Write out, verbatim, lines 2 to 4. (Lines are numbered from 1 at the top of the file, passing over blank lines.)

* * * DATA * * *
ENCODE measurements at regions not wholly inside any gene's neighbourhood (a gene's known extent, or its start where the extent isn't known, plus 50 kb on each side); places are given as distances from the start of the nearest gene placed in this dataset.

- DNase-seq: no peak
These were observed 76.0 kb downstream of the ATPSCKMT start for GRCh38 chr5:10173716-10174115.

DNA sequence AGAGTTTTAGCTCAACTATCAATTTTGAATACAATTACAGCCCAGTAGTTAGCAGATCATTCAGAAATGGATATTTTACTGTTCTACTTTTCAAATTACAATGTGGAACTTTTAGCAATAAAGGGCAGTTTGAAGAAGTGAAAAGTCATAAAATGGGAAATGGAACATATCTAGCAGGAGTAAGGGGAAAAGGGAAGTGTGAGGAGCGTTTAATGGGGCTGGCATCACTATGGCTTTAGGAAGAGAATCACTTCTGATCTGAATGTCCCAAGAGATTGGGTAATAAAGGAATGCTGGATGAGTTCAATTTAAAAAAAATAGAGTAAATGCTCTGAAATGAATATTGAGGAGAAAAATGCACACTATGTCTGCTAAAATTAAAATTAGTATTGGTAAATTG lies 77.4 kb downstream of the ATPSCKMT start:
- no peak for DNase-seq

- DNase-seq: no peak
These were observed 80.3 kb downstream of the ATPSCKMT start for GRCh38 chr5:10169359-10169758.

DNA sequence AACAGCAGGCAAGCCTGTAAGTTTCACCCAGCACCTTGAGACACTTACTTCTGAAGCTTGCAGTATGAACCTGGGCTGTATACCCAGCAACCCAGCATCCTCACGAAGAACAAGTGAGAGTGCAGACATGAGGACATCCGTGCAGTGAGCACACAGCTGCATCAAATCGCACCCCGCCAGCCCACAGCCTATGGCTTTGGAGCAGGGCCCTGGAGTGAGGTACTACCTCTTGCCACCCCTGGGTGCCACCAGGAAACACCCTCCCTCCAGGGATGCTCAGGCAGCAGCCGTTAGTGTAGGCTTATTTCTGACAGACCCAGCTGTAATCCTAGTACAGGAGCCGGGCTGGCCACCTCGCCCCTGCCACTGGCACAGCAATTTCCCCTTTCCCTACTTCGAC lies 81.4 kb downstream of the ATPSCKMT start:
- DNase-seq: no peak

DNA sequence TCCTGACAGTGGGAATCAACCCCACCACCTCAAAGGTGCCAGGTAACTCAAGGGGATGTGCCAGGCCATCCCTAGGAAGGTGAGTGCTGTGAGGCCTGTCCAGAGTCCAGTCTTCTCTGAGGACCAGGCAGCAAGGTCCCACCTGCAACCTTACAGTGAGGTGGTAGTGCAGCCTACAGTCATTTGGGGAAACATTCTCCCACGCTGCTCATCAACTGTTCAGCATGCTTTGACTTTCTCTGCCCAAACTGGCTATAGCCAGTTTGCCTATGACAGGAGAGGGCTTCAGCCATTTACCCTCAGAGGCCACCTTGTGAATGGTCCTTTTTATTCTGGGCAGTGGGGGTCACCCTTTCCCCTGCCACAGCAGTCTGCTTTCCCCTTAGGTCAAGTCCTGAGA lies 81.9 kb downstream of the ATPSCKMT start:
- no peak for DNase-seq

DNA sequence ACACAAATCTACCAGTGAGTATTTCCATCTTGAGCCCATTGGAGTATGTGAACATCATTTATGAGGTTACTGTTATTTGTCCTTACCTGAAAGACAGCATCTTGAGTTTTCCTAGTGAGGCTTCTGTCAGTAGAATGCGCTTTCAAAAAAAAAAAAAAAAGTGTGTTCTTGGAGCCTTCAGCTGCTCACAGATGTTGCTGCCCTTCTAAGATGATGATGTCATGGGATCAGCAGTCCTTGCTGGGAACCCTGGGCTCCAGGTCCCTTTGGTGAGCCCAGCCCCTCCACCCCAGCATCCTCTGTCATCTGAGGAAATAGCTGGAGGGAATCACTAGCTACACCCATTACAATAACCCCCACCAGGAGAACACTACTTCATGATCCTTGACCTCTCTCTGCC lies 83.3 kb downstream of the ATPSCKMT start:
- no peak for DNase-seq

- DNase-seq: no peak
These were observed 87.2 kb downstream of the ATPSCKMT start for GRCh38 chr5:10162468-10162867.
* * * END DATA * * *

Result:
- DNase-seq: no peak
These were observed 76.0 kb downstream of the ATPSCKMT start for GRCh38 chr5:10173716-10174115.

DNA sequence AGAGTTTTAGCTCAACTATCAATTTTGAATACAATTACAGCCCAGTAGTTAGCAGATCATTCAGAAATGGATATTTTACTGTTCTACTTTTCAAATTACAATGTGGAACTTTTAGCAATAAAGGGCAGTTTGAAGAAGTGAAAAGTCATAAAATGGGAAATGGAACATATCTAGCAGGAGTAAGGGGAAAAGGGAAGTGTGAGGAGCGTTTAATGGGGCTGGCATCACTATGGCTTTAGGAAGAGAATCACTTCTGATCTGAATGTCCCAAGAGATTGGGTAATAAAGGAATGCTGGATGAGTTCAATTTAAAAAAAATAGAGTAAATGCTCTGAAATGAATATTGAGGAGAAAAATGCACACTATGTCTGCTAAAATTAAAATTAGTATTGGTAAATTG lies 77.4 kb downstream of the ATPSCKMT start: